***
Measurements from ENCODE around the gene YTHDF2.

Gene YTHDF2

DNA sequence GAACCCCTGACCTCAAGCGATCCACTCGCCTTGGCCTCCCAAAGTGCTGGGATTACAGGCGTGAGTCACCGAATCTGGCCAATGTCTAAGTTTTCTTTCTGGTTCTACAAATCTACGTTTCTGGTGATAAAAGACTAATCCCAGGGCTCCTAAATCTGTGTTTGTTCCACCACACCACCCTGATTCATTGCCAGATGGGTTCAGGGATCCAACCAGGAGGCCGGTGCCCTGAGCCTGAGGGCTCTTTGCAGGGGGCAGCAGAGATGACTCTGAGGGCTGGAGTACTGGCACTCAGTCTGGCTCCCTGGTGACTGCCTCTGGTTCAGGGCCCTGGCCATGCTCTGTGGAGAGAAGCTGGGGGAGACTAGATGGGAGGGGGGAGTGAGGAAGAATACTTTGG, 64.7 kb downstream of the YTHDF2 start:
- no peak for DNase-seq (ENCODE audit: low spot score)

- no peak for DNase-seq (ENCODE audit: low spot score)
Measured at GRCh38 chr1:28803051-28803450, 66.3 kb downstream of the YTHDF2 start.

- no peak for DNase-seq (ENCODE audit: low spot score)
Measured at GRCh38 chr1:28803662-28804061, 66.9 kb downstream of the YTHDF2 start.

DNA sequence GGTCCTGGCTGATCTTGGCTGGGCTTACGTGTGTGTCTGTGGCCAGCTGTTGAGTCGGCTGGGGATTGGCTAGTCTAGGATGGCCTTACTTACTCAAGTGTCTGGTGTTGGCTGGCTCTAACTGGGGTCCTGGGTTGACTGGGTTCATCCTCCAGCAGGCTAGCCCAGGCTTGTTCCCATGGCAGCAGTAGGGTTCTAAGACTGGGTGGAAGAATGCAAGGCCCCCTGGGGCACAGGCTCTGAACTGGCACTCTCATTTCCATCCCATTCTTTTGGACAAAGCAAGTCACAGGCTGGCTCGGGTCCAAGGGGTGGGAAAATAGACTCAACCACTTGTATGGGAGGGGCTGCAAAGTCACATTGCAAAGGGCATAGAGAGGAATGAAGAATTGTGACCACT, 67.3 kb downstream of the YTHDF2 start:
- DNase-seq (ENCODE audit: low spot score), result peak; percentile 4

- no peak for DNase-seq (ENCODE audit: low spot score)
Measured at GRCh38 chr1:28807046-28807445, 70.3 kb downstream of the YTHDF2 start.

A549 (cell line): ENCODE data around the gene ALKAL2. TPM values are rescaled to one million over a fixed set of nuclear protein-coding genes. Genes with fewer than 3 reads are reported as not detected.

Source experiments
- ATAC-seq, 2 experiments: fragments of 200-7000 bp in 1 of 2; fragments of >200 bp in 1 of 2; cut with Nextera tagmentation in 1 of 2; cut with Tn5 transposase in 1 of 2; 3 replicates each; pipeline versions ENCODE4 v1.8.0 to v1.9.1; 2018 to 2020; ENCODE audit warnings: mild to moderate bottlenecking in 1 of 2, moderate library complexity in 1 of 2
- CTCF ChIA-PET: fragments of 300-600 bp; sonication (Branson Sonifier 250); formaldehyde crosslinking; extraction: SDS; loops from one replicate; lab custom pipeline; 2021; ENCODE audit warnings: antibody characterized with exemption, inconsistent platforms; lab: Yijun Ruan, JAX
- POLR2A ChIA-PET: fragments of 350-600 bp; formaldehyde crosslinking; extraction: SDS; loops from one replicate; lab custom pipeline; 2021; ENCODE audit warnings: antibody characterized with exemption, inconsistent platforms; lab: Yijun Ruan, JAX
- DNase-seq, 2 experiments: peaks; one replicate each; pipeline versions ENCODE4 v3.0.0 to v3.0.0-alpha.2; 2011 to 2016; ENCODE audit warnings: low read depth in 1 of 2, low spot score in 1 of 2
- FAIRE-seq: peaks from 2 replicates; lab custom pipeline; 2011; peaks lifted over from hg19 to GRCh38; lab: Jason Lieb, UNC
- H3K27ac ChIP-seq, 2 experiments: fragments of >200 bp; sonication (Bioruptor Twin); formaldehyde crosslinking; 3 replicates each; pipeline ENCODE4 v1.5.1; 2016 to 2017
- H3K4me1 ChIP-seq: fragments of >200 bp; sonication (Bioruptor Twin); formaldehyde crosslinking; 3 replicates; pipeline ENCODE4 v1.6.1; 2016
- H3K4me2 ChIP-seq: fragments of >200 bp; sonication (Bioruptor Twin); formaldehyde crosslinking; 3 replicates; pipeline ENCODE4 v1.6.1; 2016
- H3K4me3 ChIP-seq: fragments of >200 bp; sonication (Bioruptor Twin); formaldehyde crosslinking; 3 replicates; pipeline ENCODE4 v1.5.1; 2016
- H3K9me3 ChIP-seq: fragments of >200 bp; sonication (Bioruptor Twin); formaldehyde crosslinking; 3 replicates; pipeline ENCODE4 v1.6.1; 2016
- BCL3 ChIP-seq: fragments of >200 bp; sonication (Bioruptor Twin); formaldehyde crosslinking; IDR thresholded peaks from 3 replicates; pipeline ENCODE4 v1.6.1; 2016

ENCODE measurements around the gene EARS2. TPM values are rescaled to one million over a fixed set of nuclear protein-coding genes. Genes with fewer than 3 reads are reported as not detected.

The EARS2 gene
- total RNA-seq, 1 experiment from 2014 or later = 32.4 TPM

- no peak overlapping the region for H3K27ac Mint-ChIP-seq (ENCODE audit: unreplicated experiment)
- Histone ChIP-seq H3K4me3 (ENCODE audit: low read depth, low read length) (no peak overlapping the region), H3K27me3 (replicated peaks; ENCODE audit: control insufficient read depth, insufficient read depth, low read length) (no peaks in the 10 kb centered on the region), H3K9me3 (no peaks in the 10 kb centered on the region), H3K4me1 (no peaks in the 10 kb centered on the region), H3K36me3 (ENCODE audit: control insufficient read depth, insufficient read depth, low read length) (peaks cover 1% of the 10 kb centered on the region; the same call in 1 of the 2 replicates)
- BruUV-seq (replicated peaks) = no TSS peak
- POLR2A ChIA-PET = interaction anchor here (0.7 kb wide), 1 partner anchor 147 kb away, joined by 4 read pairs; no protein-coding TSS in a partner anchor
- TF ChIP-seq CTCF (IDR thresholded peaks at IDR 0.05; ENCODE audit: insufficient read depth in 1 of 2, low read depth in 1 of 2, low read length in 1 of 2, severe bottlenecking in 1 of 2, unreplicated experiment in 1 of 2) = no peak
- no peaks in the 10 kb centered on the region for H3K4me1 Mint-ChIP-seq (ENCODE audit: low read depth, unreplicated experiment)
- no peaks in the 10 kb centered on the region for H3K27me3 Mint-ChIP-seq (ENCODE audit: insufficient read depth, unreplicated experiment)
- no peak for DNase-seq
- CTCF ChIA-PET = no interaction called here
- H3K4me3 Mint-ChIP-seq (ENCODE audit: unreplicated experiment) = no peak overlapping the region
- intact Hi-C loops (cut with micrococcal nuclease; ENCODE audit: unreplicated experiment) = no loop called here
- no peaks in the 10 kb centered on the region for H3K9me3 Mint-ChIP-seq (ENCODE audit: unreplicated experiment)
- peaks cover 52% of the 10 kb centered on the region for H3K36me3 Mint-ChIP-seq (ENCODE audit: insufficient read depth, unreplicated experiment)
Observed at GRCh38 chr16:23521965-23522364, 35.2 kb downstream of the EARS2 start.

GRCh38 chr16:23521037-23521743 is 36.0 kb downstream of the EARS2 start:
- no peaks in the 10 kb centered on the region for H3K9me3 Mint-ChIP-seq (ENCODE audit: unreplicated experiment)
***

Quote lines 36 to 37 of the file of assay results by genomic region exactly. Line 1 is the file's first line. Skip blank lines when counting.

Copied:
- no peak for DNase-seq
- CTCF ChIA-PET = no interaction called here